Even to my ignorant and naive younger self, it was apparent that I was bigger than all the other little girls. It didn’t help that the height I received from both of my parents made me the elementary school equivalent of the Jolly Green Giant. I didn’t think too much of it. I was smart and the teachers loved me, and that’s what made you hot stuff back then.

I switched schools in fifth grade, about the time that skinny jeans were happening. It was just like me to become friends with the girls whose legs were about the circumference of my fist. I don’t recall exactly my first time putting on the tight pants, but I can imagine that the self-loathing (a generally new feeling at that time) was alive and well. I took notice of how my friends’ jeans were loose and cute on their small bodies. Meanwhile, my thighs got rashes from waging wars rubbing against each other.

Eventually, I lost my childhood pudge, although, I realize now that I never really stopped thinking of myself as the Big One. It is how I first saw myself, and it never disappeared completely from my mind. Whenever I look in the mirror, I still see the sturdy little Alyson that I thought I’d left behind. That obviously has its consequences (that’s another story), but I believe that starting out heavier has helped me to become more ambitious, and at a faster rate. I was never the cute girl in my young friend group; I was always picking at a splinter of self-doubt. It’s remembering how that splinter felt that makes me want to work harder until another bit of the curtain is drawn back and I can see the person I have worked hard to build. That person remembers less and less of those burning comments that can stain your consciousness. Instead, she gets up and gets dressed—without crying.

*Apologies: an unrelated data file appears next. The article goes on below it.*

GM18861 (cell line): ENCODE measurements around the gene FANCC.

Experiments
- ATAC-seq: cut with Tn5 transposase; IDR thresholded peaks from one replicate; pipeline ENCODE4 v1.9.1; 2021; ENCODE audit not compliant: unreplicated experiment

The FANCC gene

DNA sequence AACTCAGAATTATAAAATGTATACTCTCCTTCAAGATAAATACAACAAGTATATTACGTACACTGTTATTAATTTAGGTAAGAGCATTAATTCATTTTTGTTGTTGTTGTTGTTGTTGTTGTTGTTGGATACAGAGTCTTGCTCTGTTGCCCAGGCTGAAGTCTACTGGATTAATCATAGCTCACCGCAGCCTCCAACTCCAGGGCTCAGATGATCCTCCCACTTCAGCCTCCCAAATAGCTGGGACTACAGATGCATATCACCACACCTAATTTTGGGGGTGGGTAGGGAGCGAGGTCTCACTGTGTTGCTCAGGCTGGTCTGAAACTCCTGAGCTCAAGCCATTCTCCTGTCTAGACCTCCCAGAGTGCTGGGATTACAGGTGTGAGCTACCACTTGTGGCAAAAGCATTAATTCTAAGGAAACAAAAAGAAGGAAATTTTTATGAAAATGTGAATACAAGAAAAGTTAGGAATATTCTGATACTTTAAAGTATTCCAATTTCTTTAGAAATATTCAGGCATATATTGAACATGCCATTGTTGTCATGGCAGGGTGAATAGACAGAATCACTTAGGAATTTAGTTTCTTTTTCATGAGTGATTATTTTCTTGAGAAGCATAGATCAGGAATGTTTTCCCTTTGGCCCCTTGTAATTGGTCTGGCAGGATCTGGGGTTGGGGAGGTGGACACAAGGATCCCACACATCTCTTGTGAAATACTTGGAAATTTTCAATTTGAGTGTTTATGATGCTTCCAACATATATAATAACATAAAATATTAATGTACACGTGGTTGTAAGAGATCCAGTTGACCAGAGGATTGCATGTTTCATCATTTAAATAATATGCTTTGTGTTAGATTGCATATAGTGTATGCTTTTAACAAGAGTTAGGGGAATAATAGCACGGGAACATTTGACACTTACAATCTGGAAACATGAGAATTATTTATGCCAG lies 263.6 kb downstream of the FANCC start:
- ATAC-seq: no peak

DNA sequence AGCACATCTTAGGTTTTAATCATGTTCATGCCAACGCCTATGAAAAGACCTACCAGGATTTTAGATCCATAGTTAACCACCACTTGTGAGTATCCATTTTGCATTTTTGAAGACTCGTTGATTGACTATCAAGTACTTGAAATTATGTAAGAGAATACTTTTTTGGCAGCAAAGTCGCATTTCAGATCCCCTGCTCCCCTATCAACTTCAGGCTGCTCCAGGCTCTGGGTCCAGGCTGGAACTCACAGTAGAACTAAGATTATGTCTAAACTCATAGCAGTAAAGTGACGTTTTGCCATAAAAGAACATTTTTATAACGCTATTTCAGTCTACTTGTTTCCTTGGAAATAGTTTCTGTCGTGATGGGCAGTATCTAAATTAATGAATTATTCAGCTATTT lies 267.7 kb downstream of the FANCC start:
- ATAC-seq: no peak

I will always be a chubby kid at heart. ♦